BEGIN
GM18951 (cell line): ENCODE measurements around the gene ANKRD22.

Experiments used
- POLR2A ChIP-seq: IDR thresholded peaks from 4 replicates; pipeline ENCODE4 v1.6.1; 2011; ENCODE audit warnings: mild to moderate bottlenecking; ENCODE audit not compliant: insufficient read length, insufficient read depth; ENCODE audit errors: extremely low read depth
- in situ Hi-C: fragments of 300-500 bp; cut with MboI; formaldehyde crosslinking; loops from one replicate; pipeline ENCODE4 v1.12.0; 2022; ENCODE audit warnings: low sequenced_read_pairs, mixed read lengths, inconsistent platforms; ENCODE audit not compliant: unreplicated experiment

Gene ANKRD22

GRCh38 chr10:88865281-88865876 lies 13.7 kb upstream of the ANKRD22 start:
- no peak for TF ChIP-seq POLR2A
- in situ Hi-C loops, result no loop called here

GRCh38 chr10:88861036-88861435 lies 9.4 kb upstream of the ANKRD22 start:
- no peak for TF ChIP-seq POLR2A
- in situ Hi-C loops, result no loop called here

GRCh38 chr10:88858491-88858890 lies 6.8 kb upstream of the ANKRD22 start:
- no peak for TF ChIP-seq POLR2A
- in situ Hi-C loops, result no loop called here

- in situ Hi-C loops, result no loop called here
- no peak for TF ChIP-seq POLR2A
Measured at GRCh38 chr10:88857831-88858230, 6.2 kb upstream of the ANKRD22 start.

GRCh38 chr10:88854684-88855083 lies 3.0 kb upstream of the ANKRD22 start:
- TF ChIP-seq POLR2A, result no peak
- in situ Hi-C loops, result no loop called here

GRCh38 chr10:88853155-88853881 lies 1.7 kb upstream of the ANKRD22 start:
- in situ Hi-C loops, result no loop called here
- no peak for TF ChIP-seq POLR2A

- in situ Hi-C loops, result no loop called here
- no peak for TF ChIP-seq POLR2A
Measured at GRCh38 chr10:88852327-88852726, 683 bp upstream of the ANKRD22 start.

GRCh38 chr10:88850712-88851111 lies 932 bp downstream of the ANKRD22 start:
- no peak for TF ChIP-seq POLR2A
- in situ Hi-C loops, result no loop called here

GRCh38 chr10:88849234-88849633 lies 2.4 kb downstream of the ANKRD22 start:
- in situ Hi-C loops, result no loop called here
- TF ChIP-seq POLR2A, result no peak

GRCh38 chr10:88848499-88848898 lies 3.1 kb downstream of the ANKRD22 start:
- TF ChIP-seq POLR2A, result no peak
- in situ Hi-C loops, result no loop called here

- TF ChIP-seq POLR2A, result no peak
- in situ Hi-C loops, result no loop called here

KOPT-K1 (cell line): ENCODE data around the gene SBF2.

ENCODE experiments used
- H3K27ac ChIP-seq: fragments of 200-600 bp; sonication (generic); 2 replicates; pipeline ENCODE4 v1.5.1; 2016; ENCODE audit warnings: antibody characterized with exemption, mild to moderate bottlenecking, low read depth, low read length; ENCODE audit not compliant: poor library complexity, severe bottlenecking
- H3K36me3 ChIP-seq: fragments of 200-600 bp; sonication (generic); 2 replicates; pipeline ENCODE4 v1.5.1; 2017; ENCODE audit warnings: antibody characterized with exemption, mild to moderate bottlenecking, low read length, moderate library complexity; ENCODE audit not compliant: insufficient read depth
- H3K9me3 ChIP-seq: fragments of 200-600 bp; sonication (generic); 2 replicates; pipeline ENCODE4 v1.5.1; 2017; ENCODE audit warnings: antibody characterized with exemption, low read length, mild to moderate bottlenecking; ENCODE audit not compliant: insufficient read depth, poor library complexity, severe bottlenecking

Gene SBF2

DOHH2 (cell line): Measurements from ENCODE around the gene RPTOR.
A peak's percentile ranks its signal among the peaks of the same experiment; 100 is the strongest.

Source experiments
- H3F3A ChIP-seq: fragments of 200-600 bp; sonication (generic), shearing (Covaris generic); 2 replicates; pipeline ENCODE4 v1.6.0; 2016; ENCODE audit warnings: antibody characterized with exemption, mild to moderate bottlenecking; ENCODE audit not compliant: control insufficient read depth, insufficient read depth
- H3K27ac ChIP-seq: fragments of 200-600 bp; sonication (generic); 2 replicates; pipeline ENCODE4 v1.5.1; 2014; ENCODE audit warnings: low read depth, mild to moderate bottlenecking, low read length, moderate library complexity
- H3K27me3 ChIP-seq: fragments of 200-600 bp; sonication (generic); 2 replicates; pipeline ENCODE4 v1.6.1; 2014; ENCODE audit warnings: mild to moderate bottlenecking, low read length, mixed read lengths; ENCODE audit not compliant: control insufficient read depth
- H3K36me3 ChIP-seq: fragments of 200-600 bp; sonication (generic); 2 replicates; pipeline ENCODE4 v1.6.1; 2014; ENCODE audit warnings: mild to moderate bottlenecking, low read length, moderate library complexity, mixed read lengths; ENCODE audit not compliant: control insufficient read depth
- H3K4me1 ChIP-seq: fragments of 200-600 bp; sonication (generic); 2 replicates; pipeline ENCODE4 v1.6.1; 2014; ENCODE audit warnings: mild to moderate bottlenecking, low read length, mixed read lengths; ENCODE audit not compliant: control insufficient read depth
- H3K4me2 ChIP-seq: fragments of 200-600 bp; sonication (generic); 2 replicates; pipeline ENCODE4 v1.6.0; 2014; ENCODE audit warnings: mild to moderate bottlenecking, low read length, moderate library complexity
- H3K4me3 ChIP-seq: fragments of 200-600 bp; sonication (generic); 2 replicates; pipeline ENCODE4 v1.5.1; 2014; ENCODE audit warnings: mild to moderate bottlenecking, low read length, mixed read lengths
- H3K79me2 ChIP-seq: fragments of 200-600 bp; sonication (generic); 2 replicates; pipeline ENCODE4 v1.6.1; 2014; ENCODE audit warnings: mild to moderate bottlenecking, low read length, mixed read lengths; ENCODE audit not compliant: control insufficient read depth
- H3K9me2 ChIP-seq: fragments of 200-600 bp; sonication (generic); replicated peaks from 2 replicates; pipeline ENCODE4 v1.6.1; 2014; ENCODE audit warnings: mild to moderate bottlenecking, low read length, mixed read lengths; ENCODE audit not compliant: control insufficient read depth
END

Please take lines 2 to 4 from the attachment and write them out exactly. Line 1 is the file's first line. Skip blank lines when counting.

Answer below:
Experiments used
- POLR2A ChIP-seq: IDR thresholded peaks from 4 replicates; pipeline ENCODE4 v1.6.1; 2011; ENCODE audit warnings: mild to moderate bottlenecking; ENCODE audit not compliant: insufficient read length, insufficient read depth; ENCODE audit errors: extremely low read depth
- in situ Hi-C: fragments of 300-500 bp; cut with MboI; formaldehyde crosslinking; loops from one replicate; pipeline ENCODE4 v1.12.0; 2022; ENCODE audit warnings: low sequenced_read_pairs, mixed read lengths, inconsistent platforms; ENCODE audit not compliant: unreplicated experiment